Now that fall is here, and life in the garden is beginning to slow down (ever so slightly), I am thinking about next year’s garden.
It’s been a wonderful summer here for swallowtail butterflies. I enjoy spotting the caterpillars that continue, even now, to overwhelm my small stands of bronze fennel (one of the construction workers building our addition said he counted 19 on one plant last week!).
But as you may have heard if you live in the US, this has been a bad year for monarch butterflies (Danaus plexippus). Habitat destruction and widespread use of pesticides have contributed to profound declines in numbers over the past few years. In the past, I have tried to grow plants attractive to all kinds of pollinators, but as I plan for Winter Sowing 2.0, I intend to sow and plant for monarchs in particular.
Monarch larvae feed on milkweed (Asclepias sp.), and females will only lay their eggs on these plants. Different species of milkweed are recommended for different areas of the US: Monarch Joint Venture has a map and fact sheet about them.
But migrating butterflies need nectar plants as well. Monarch Watch is a wonderful source of information on ways to help contribute to conservation of this species (as well as other butterfly species), including recommended nectar plants. I think my household may try to become certified as a Monarch Waystation next year (I feel a Girl Scout project coming on).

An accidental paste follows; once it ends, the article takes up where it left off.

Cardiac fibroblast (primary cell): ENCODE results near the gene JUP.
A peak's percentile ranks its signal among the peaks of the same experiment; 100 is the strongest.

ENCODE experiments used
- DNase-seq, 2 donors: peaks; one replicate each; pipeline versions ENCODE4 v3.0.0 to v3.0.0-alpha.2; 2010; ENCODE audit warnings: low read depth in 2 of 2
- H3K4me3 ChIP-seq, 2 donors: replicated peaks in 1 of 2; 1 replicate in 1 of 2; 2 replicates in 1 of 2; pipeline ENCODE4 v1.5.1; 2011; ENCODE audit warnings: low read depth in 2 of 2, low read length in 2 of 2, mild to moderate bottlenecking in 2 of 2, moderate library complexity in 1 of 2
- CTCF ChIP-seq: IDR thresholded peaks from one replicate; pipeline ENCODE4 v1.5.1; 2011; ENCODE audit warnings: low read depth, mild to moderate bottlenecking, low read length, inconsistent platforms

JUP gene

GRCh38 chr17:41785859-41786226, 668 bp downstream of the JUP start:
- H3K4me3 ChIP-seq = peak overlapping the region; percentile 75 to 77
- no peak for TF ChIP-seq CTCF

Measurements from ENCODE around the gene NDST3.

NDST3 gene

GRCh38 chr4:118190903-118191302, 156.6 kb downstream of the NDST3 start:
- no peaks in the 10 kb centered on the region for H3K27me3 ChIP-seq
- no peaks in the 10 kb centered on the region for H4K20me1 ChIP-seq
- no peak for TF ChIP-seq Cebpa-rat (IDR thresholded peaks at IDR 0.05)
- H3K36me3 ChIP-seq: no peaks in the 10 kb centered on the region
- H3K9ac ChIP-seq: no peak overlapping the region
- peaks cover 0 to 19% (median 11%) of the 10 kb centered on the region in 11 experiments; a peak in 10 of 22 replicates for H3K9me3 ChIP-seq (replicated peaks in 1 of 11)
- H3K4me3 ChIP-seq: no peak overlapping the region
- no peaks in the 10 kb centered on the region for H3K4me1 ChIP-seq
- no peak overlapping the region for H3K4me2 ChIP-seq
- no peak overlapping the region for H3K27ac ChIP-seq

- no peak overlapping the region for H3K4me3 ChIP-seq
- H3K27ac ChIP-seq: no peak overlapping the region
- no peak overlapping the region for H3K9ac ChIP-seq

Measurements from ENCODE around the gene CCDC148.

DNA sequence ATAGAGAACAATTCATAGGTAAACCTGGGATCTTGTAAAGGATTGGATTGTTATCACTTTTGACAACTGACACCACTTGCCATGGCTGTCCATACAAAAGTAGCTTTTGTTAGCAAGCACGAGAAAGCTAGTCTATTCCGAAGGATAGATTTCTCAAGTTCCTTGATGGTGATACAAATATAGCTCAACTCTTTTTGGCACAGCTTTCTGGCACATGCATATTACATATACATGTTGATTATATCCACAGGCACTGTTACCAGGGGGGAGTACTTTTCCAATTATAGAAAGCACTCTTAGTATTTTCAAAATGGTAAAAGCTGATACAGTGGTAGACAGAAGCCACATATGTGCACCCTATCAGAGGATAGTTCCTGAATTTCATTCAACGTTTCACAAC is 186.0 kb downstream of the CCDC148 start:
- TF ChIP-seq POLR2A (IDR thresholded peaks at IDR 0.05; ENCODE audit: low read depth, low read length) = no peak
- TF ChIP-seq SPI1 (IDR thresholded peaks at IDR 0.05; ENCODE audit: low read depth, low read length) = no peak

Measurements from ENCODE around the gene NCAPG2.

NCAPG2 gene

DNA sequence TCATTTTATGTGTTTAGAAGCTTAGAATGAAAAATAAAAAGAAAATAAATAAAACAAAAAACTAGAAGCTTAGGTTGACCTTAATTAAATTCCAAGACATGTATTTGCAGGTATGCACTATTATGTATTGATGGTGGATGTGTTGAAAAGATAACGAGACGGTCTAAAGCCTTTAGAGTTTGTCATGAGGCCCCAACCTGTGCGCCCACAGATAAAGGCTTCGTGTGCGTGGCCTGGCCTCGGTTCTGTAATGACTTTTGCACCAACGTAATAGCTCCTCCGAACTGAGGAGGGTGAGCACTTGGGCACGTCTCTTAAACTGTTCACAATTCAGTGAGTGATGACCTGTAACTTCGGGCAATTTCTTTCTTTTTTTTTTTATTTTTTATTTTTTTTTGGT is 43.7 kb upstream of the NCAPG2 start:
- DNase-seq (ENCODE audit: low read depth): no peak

Many milkweeds species perform well with winter sowing–a technique in which the gardener sows seed in a simple pot or flat and leaves it exposed to the elements all winter long. The gardener doesn’t tend the seedlings until it’s time to pot them on. It couldn’t be easier–so there is little excuse for me to not try to help this beloved and charismatic species recover from the challenges it has suffered.
I hope that, if you garden in North America, you will explore resources like Monarch Watch and Monarch Joint Venture to find out ways you can help. There are wonderful citizen science programs around through which gardeners and homeowners can assist with migration tracking and population counts. No garden is too small to contribute to the conservation of these creatures.